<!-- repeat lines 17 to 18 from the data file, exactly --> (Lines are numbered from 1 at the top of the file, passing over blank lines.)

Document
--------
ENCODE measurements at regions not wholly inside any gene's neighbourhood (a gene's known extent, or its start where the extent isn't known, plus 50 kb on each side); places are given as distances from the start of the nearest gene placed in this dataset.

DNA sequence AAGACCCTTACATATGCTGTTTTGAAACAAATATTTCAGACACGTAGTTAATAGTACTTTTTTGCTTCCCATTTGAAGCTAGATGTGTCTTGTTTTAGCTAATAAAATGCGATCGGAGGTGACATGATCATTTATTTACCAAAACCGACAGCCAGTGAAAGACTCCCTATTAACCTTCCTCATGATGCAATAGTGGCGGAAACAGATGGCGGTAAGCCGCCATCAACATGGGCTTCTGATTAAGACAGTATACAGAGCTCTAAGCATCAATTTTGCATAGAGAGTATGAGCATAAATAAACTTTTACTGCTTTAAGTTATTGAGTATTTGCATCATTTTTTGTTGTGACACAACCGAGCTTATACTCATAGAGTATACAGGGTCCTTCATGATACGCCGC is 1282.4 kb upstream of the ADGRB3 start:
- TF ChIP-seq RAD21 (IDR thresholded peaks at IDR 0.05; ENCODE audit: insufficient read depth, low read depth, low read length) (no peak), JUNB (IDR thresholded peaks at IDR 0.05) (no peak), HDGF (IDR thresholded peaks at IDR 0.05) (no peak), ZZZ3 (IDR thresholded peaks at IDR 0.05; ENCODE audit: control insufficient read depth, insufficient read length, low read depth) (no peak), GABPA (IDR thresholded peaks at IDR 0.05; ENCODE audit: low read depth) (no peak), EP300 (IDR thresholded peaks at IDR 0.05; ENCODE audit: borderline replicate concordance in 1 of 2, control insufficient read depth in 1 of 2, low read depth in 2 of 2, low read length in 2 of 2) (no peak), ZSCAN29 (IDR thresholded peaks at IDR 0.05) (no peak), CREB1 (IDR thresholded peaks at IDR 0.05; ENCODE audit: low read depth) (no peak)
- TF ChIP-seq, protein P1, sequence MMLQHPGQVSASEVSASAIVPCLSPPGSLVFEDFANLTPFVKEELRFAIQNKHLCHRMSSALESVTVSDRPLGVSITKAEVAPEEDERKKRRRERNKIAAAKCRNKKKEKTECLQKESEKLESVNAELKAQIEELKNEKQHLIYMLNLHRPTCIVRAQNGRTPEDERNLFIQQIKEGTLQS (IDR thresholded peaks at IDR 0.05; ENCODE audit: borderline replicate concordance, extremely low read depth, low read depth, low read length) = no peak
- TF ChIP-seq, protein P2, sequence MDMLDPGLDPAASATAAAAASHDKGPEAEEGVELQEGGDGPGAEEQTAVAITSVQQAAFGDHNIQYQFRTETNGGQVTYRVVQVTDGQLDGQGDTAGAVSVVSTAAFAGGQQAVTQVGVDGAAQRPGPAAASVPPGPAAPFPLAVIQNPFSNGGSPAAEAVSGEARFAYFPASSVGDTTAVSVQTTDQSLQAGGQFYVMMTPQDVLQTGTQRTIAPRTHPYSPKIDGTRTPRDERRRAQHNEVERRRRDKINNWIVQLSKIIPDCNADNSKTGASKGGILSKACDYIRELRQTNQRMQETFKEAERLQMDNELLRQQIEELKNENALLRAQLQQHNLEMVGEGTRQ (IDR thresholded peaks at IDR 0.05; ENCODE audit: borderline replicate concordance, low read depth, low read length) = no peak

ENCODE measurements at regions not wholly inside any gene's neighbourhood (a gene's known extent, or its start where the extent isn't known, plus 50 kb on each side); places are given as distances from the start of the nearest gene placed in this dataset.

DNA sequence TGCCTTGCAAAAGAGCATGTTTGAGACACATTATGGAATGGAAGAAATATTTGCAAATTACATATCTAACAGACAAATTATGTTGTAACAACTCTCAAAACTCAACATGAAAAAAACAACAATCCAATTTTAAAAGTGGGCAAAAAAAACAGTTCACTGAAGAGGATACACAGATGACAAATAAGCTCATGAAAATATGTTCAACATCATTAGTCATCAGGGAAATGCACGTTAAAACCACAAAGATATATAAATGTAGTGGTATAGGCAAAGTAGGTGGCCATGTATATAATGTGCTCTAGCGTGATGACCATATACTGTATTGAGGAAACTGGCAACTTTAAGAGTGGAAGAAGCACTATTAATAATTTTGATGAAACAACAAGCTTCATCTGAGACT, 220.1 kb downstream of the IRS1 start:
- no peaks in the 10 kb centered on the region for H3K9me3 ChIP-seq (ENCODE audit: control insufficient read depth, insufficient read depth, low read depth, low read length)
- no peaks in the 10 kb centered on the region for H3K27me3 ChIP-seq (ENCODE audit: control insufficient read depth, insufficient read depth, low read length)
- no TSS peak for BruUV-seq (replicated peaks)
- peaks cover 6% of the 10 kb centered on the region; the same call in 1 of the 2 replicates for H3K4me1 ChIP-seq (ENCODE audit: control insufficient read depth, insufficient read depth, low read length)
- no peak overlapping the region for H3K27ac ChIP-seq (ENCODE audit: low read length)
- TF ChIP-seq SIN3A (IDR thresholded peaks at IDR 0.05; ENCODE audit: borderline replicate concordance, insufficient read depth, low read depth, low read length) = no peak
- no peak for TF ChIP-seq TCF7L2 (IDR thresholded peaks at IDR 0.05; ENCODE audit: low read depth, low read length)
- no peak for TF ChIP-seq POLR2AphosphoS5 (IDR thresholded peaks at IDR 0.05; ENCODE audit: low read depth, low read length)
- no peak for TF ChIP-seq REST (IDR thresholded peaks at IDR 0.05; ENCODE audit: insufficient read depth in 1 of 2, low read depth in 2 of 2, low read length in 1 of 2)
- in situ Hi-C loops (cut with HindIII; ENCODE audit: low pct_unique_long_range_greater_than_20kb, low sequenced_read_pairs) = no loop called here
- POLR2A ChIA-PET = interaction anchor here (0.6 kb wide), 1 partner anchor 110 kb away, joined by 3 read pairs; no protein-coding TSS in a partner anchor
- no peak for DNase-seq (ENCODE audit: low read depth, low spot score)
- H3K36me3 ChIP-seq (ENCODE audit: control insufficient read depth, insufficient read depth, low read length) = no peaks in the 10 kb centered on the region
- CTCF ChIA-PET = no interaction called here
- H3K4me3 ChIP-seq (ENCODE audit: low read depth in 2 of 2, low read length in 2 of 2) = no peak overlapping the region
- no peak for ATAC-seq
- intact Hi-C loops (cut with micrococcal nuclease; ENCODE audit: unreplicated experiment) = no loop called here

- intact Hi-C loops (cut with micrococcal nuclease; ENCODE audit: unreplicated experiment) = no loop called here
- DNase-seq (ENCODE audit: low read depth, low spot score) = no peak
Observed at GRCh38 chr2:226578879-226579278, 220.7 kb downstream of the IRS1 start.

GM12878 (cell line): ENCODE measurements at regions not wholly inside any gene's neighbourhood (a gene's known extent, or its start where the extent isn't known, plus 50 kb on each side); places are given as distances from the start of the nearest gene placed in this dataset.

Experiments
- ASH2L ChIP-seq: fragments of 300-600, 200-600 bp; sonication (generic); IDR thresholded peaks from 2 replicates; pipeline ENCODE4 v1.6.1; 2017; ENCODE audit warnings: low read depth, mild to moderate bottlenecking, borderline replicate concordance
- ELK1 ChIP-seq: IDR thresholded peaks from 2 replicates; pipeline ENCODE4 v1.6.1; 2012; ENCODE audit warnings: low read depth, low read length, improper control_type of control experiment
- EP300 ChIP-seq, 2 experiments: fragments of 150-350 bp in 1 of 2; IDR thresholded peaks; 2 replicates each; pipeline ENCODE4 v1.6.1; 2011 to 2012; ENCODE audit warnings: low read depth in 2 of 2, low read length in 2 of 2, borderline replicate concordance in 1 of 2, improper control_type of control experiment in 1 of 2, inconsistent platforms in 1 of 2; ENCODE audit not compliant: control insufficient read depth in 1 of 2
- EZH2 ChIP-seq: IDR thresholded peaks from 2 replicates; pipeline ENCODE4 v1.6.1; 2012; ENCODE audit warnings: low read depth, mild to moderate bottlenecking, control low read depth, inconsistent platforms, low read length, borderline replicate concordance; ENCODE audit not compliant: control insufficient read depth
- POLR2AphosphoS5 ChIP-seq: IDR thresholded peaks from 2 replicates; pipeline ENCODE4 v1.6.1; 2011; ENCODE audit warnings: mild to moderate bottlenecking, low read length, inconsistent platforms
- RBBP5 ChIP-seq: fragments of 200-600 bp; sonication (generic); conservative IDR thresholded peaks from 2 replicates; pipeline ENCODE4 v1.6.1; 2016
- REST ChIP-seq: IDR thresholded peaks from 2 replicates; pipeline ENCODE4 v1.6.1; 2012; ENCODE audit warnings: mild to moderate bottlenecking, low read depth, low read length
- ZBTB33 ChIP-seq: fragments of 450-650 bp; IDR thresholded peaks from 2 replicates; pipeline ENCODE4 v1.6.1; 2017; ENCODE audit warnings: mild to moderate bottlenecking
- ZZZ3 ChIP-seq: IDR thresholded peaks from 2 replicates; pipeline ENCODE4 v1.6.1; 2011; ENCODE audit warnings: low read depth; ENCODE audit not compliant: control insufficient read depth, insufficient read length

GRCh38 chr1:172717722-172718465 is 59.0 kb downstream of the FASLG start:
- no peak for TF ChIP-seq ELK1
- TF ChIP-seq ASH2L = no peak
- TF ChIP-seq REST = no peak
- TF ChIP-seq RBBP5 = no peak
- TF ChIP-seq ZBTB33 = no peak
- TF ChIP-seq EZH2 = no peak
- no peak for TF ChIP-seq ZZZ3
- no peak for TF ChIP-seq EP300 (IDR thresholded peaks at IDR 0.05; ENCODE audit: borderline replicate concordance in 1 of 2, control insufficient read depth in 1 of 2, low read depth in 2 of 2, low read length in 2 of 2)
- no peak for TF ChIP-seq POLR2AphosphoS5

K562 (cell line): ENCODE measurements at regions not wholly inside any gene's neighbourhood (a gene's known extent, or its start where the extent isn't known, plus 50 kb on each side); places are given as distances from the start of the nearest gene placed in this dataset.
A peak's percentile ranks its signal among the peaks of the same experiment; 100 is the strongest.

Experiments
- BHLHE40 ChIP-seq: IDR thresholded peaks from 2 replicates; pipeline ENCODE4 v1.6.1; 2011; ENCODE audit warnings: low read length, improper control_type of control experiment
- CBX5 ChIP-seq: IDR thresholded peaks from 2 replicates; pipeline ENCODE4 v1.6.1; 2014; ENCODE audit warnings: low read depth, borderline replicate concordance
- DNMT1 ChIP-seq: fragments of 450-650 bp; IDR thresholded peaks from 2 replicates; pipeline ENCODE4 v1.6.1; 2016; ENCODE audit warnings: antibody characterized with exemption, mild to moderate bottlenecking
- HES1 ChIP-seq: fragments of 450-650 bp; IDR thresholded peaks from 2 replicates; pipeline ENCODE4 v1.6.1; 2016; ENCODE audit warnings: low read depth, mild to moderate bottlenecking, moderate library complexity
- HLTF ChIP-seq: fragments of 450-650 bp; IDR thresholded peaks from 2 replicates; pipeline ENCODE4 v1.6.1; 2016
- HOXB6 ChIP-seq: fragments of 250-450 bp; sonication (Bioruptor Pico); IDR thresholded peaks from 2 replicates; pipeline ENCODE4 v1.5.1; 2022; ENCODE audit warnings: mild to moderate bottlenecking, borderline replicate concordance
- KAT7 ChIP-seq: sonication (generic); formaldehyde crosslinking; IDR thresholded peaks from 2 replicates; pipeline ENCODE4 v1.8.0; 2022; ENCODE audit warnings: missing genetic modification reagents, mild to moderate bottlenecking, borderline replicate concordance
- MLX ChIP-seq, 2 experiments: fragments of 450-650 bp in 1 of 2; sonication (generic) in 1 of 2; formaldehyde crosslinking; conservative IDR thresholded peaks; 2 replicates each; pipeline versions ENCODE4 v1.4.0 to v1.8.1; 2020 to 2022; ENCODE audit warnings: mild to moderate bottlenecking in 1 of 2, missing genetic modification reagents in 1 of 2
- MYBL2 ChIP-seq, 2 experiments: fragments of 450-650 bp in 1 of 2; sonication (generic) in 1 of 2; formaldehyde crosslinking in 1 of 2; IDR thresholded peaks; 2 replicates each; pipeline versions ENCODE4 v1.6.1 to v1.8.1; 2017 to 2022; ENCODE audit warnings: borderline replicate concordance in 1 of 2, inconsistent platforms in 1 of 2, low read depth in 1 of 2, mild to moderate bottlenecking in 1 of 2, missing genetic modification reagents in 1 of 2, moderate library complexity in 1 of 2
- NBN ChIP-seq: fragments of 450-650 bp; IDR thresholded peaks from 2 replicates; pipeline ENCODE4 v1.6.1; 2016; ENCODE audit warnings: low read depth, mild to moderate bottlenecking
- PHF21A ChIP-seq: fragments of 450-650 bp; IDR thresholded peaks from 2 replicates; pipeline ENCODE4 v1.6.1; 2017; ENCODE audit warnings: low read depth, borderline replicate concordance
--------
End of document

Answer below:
- in situ Hi-C loops (cut with HindIII; ENCODE audit: low pct_unique_long_range_greater_than_20kb, low sequenced_read_pairs) = no loop called here
- POLR2A ChIA-PET = interaction anchor here (0.6 kb wide), 1 partner anchor 110 kb away, joined by 3 read pairs; no protein-coding TSS in a partner anchor